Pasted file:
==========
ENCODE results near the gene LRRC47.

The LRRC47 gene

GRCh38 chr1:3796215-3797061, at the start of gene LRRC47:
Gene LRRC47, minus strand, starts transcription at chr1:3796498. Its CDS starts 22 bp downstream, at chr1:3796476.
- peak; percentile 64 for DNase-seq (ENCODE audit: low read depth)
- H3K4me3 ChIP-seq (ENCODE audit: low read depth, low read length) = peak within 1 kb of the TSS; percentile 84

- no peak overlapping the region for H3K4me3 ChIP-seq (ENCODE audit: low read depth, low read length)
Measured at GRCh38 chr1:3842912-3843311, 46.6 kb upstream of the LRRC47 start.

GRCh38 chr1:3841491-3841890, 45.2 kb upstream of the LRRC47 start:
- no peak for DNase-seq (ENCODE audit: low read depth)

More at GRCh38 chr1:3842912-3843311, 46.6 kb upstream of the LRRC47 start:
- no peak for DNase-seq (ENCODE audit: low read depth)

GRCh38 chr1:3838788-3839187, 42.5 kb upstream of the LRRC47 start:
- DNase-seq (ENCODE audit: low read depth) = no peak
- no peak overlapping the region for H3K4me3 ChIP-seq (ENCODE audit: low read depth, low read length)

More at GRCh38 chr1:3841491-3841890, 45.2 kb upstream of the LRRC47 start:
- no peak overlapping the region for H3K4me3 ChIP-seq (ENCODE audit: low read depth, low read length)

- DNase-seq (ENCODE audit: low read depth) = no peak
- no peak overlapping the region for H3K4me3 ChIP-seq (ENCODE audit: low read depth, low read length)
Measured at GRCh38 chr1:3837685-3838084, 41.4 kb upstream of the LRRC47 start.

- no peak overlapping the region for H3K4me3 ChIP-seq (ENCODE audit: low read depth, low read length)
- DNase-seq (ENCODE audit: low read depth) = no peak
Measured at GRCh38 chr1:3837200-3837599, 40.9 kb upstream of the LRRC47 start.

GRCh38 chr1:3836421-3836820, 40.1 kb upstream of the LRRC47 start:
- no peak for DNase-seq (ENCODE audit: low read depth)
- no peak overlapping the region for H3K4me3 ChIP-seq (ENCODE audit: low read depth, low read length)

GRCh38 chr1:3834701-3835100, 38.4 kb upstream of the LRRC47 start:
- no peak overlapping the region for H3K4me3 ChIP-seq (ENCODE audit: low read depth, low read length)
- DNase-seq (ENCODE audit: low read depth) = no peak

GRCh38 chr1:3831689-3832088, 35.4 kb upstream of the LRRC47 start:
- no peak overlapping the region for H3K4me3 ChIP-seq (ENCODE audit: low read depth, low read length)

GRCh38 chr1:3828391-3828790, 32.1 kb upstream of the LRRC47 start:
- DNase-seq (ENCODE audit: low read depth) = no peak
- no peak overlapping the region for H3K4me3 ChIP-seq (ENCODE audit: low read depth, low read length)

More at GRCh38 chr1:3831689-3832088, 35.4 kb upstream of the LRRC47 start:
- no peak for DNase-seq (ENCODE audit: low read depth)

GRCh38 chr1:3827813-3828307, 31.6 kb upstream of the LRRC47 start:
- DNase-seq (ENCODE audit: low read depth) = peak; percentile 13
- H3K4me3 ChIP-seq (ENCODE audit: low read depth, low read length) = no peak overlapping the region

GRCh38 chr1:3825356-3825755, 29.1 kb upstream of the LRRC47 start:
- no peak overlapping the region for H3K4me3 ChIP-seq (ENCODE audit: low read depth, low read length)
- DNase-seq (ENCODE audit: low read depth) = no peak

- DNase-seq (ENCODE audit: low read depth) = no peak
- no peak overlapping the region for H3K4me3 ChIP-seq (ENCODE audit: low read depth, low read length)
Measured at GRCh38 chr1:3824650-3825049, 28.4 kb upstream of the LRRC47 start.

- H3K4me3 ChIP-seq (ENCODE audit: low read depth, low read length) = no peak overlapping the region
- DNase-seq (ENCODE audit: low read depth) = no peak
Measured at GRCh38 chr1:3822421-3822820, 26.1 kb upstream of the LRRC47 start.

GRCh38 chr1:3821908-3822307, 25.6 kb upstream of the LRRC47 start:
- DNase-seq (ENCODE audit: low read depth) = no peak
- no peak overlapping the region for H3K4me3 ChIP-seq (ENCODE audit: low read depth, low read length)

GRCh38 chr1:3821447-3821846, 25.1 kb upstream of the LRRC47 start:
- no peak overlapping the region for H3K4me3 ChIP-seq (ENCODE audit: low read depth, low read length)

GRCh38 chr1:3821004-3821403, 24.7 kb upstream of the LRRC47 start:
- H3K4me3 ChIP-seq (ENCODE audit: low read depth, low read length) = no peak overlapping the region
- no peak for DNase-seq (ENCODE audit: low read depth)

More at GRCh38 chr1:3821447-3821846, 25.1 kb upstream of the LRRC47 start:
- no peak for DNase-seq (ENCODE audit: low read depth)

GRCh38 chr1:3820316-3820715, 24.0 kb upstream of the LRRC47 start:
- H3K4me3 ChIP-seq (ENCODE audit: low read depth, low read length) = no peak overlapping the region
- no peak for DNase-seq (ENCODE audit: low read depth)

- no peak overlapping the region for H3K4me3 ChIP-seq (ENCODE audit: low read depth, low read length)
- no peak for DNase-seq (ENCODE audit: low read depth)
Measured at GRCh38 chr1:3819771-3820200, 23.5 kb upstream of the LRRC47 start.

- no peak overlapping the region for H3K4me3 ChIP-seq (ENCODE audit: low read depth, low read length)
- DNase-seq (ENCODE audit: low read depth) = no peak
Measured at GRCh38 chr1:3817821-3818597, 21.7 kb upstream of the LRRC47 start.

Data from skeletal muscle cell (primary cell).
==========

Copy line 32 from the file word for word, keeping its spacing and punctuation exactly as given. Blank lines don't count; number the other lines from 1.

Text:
GRCh38 chr1:3828391-3828790, 32.1 kb upstream of the LRRC47 start: